Overlooking the oasis is the Glaoua Kasbah. The Glaoua (pronounced glowie) people owned salt mines and they exchanged it 1:1 for gold, skins, and other goods from Marrakech. Tineghir was a caravan town, so it provided caravan hotels with bedrooms upstairs for the merchant travelers and stalls downstairs for their goods and their dromedaries. Sultans ruled the day at the time. They were like kings with power because they collected taxes in goods from the different tribes that passed through town. There is a story about a sultan who lived at the end of the 19th century who went on a tax collecting trip. He caught a cold and stayed with a family here. He left behind a cannon with the family who lived in the Glaoua Kasbah. This cannon gave the family a decided advantage and it became powerful. After the French conquered Algeria and then moved into Morocco in 1908, they used this family to subdue the people here. When Morocco gained independence in 1954, they expelled this family. Hassan II invited the family to return. A book was written by Gavin Maxwell about this family. It is called The Lords of the Atlas. Sounds like a fascinating book I'd like to read.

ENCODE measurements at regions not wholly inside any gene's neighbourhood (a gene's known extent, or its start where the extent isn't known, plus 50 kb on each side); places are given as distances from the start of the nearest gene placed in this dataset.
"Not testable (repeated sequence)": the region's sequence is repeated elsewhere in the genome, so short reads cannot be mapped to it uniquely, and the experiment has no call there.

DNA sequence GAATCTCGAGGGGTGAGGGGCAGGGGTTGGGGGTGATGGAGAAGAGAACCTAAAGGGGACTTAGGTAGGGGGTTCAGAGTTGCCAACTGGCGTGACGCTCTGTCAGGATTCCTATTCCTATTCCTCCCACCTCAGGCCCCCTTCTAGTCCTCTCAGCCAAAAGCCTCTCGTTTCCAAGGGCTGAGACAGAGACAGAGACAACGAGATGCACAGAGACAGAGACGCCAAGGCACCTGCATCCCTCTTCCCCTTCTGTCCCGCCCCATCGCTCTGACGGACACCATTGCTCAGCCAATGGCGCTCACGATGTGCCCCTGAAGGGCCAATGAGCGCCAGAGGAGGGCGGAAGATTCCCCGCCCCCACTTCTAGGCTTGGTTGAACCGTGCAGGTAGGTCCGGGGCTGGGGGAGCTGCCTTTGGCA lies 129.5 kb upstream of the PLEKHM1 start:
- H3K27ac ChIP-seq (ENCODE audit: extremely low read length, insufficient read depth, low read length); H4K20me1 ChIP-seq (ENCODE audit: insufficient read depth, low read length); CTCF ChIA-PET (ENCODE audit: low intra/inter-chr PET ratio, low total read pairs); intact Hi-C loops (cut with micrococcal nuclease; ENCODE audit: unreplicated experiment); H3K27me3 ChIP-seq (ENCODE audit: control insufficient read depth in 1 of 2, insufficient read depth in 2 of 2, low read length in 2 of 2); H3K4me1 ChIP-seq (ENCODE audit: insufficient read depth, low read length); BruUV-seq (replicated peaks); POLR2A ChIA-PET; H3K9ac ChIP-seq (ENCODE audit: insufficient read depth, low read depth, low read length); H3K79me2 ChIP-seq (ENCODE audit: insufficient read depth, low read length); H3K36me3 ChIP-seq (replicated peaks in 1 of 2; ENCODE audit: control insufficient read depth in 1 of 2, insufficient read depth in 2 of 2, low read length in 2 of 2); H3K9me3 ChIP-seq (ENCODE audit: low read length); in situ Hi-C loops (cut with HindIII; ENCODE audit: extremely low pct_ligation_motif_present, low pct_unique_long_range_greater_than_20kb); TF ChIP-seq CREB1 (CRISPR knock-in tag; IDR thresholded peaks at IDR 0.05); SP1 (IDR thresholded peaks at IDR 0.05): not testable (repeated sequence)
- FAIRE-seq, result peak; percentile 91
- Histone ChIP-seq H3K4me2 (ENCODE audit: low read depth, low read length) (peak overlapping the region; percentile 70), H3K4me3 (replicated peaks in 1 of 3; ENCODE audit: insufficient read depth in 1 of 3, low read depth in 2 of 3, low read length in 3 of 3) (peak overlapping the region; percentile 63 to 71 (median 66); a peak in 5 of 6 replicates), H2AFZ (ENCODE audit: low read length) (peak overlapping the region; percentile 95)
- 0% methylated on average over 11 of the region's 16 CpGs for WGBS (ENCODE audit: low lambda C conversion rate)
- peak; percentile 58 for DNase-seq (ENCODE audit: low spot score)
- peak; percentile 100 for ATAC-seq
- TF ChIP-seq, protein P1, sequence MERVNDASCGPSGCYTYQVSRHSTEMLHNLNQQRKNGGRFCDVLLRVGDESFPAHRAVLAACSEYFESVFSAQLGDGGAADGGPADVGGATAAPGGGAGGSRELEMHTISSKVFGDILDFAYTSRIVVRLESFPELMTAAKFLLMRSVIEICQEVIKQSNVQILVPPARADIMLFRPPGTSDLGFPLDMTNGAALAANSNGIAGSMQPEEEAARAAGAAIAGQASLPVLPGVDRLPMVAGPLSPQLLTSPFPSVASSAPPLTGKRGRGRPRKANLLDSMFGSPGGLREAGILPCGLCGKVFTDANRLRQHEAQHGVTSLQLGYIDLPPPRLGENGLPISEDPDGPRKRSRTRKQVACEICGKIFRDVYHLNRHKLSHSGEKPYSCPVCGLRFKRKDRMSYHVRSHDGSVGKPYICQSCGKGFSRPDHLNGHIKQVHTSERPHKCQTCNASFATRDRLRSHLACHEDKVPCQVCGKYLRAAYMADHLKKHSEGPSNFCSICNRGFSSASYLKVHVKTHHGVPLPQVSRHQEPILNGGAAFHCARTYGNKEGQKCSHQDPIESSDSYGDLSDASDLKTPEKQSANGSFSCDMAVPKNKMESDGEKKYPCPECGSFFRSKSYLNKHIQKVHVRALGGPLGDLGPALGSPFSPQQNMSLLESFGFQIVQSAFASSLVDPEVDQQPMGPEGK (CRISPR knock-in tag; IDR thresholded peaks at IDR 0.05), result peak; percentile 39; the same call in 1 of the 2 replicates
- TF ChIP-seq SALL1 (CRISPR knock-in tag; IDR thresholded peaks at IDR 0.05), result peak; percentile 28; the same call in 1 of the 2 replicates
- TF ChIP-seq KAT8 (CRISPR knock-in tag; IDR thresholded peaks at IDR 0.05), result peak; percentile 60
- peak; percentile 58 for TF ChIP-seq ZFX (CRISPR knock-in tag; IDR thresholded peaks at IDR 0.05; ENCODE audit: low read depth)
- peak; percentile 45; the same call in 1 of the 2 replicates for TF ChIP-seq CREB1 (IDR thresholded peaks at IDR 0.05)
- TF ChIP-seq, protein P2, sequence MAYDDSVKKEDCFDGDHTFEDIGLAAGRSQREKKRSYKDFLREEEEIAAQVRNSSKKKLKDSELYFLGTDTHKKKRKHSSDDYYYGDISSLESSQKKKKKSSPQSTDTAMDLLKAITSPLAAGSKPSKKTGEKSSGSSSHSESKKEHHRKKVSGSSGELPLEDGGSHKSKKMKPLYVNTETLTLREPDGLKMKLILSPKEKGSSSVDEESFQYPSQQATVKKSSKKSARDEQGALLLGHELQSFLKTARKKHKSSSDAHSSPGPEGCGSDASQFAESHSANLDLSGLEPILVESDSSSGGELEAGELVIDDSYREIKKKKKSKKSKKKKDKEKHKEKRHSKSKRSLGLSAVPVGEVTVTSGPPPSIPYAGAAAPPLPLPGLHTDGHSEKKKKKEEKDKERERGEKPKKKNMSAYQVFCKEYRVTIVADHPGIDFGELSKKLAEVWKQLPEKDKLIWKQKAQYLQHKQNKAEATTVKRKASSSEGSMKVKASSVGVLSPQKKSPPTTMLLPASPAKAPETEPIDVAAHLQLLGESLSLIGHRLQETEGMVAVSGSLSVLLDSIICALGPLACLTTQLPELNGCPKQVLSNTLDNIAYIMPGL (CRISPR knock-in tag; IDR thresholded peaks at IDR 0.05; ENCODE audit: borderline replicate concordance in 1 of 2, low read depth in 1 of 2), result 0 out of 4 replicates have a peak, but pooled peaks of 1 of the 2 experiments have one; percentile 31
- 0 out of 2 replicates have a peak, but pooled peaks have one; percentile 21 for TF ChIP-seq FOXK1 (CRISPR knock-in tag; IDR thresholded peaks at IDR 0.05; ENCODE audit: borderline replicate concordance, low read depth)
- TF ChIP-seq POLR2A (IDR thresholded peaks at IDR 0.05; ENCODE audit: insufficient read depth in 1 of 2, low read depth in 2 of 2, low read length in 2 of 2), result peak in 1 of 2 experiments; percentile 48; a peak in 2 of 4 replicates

We stopped to see the ruins of a Koran School or madrasa, a Muslim boarding school that adjoins a mosque. Although it is “melting down,” especially after being affected by a small earthquake 15 years ago, a caretaker lives in one of the rooms. He has, in fact, restored the prayer area. The government is not interested in restoring a mud building because it is concentrating on building new buildings and mosques in concrete and steel that will last.
The niche (mihrab) faces the direction of Mecca as the Immam leads prayers to rows of prayerful people behind him. His chair (minbar) is where he stands when he gives his Friday sermon.